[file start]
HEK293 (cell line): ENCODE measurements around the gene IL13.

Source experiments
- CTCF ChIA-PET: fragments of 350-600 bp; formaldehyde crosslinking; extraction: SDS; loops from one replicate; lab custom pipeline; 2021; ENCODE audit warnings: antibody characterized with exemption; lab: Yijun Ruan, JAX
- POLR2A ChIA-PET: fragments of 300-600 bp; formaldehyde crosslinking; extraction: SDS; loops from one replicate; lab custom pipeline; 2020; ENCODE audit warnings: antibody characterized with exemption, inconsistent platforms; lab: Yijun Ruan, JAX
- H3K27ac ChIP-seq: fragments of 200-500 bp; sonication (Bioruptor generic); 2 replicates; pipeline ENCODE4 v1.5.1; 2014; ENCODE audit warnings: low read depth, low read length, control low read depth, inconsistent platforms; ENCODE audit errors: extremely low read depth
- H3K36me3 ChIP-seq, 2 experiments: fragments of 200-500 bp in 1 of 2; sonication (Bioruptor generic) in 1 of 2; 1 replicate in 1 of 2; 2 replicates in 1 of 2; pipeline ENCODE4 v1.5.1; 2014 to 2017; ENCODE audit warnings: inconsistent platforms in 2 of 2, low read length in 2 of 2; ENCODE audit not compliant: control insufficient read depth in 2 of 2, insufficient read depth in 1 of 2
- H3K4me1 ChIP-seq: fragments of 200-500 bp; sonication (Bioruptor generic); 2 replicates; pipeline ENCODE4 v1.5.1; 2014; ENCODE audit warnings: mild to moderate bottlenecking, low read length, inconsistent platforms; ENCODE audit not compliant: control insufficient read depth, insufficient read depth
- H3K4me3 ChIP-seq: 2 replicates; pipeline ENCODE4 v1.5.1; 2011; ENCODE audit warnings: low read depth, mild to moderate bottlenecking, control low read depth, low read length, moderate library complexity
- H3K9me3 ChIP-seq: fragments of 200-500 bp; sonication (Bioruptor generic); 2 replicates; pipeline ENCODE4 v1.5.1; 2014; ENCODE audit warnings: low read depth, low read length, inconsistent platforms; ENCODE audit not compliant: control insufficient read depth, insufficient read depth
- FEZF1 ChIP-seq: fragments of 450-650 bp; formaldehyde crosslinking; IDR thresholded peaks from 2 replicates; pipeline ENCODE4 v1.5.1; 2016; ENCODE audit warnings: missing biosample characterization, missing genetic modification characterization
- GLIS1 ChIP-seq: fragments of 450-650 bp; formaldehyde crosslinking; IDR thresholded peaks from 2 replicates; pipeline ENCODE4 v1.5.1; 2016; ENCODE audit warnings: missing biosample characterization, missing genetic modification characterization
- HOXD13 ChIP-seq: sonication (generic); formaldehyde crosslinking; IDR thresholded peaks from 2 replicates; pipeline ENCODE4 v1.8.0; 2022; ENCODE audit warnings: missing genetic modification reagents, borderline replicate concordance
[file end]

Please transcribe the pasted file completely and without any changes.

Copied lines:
HEK293 (cell line): ENCODE measurements around the gene IL13.

Source experiments
- CTCF ChIA-PET: fragments of 350-600 bp; formaldehyde crosslinking; extraction: SDS; loops from one replicate; lab custom pipeline; 2021; ENCODE audit warnings: antibody characterized with exemption; lab: Yijun Ruan, JAX
- POLR2A ChIA-PET: fragments of 300-600 bp; formaldehyde crosslinking; extraction: SDS; loops from one replicate; lab custom pipeline; 2020; ENCODE audit warnings: antibody characterized with exemption, inconsistent platforms; lab: Yijun Ruan, JAX
- H3K27ac ChIP-seq: fragments of 200-500 bp; sonication (Bioruptor generic); 2 replicates; pipeline ENCODE4 v1.5.1; 2014; ENCODE audit warnings: low read depth, low read length, control low read depth, inconsistent platforms; ENCODE audit errors: extremely low read depth
- H3K36me3 ChIP-seq, 2 experiments: fragments of 200-500 bp in 1 of 2; sonication (Bioruptor generic) in 1 of 2; 1 replicate in 1 of 2; 2 replicates in 1 of 2; pipeline ENCODE4 v1.5.1; 2014 to 2017; ENCODE audit warnings: inconsistent platforms in 2 of 2, low read length in 2 of 2; ENCODE audit not compliant: control insufficient read depth in 2 of 2, insufficient read depth in 1 of 2
- H3K4me1 ChIP-seq: fragments of 200-500 bp; sonication (Bioruptor generic); 2 replicates; pipeline ENCODE4 v1.5.1; 2014; ENCODE audit warnings: mild to moderate bottlenecking, low read length, inconsistent platforms; ENCODE audit not compliant: control insufficient read depth, insufficient read depth
- H3K4me3 ChIP-seq: 2 replicates; pipeline ENCODE4 v1.5.1; 2011; ENCODE audit warnings: low read depth, mild to moderate bottlenecking, control low read depth, low read length, moderate library complexity
- H3K9me3 ChIP-seq: fragments of 200-500 bp; sonication (Bioruptor generic); 2 replicates; pipeline ENCODE4 v1.5.1; 2014; ENCODE audit warnings: low read depth, low read length, inconsistent platforms; ENCODE audit not compliant: control insufficient read depth, insufficient read depth
- FEZF1 ChIP-seq: fragments of 450-650 bp; formaldehyde crosslinking; IDR thresholded peaks from 2 replicates; pipeline ENCODE4 v1.5.1; 2016; ENCODE audit warnings: missing biosample characterization, missing genetic modification characterization
- GLIS1 ChIP-seq: fragments of 450-650 bp; formaldehyde crosslinking; IDR thresholded peaks from 2 replicates; pipeline ENCODE4 v1.5.1; 2016; ENCODE audit warnings: missing biosample characterization, missing genetic modification characterization
- HOXD13 ChIP-seq: sonication (generic); formaldehyde crosslinking; IDR thresholded peaks from 2 replicates; pipeline ENCODE4 v1.8.0; 2022; ENCODE audit warnings: missing genetic modification reagents, borderline replicate concordance